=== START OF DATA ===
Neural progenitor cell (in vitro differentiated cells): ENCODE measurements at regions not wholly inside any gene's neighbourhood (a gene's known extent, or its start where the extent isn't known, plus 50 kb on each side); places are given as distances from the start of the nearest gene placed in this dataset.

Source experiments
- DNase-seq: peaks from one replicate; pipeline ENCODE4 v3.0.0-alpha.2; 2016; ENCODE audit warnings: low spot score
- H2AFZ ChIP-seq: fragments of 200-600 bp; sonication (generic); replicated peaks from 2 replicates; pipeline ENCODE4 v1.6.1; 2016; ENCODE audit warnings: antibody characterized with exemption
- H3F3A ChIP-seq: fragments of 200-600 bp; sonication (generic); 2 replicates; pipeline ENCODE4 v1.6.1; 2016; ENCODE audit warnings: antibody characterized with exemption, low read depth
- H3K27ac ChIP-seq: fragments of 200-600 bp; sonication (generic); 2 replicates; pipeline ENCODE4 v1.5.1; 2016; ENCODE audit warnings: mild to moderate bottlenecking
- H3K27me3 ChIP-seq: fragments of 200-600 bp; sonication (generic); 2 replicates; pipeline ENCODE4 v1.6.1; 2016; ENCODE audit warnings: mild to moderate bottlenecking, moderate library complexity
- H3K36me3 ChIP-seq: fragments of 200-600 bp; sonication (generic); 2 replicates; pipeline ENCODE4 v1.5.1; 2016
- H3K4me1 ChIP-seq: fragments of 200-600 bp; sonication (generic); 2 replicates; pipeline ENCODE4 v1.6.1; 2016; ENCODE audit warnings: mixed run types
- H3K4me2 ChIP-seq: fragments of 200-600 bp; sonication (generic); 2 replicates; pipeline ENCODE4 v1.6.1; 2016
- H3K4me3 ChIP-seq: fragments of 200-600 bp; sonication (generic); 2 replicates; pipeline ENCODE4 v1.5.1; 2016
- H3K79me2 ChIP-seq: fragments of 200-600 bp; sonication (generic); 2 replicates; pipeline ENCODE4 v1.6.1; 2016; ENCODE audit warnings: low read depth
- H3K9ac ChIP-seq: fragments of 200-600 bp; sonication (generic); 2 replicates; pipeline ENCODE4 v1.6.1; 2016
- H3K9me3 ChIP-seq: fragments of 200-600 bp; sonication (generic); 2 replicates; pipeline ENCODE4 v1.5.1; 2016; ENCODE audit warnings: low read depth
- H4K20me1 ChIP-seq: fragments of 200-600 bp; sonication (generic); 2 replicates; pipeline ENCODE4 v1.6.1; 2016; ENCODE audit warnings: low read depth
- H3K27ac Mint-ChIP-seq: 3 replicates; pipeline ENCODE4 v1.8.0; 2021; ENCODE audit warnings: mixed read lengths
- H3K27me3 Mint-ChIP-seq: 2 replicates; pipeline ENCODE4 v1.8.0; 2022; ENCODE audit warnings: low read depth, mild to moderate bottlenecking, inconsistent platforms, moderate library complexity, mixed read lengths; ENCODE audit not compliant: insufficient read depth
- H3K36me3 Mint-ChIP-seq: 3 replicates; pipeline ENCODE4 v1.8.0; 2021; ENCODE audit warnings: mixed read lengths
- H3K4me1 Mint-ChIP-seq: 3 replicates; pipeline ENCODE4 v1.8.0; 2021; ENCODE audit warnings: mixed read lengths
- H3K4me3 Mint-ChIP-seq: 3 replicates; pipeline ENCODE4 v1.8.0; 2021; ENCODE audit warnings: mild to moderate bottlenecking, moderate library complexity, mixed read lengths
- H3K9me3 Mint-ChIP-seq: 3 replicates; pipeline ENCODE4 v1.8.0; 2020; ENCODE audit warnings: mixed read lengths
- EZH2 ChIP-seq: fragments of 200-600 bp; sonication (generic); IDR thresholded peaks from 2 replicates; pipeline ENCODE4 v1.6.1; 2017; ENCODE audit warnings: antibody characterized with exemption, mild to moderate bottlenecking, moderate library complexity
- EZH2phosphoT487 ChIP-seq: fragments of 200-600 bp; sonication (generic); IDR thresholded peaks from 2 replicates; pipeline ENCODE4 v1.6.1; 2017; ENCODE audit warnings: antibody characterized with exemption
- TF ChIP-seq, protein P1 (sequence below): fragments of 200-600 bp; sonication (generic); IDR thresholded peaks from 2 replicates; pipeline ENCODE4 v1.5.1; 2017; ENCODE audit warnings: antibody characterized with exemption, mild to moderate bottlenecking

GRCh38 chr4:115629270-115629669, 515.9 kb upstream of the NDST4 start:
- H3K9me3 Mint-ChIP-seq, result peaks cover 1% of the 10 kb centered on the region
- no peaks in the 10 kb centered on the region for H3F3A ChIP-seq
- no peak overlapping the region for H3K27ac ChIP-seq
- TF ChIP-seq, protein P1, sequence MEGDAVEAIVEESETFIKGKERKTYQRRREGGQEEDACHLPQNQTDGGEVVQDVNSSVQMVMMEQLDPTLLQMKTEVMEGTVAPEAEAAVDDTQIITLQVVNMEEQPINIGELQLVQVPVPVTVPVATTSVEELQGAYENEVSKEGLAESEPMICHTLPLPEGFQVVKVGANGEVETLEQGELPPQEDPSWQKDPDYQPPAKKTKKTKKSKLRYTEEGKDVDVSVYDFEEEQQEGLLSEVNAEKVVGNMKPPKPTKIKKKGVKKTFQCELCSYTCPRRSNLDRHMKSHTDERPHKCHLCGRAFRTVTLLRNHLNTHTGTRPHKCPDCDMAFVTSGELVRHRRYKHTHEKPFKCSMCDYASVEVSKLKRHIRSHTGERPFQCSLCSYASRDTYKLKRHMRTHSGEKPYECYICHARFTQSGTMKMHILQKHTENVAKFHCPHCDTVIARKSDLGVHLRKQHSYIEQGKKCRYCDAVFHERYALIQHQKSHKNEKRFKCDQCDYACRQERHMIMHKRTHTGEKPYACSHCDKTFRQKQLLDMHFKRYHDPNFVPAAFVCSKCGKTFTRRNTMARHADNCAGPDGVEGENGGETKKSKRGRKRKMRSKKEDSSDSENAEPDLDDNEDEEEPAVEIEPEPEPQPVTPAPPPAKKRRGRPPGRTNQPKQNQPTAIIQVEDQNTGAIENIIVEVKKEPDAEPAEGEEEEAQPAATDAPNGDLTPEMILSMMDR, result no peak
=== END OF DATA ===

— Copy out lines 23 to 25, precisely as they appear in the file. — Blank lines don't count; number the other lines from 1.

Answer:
- EZH2phosphoT487 ChIP-seq: fragments of 200-600 bp; sonication (generic); IDR thresholded peaks from 2 replicates; pipeline ENCODE4 v1.6.1; 2017; ENCODE audit warnings: antibody characterized with exemption
- TF ChIP-seq, protein P1 (sequence below): fragments of 200-600 bp; sonication (generic); IDR thresholded peaks from 2 replicates; pipeline ENCODE4 v1.5.1; 2017; ENCODE audit warnings: antibody characterized with exemption, mild to moderate bottlenecking

GRCh38 chr4:115629270-115629669, 515.9 kb upstream of the NDST4 start: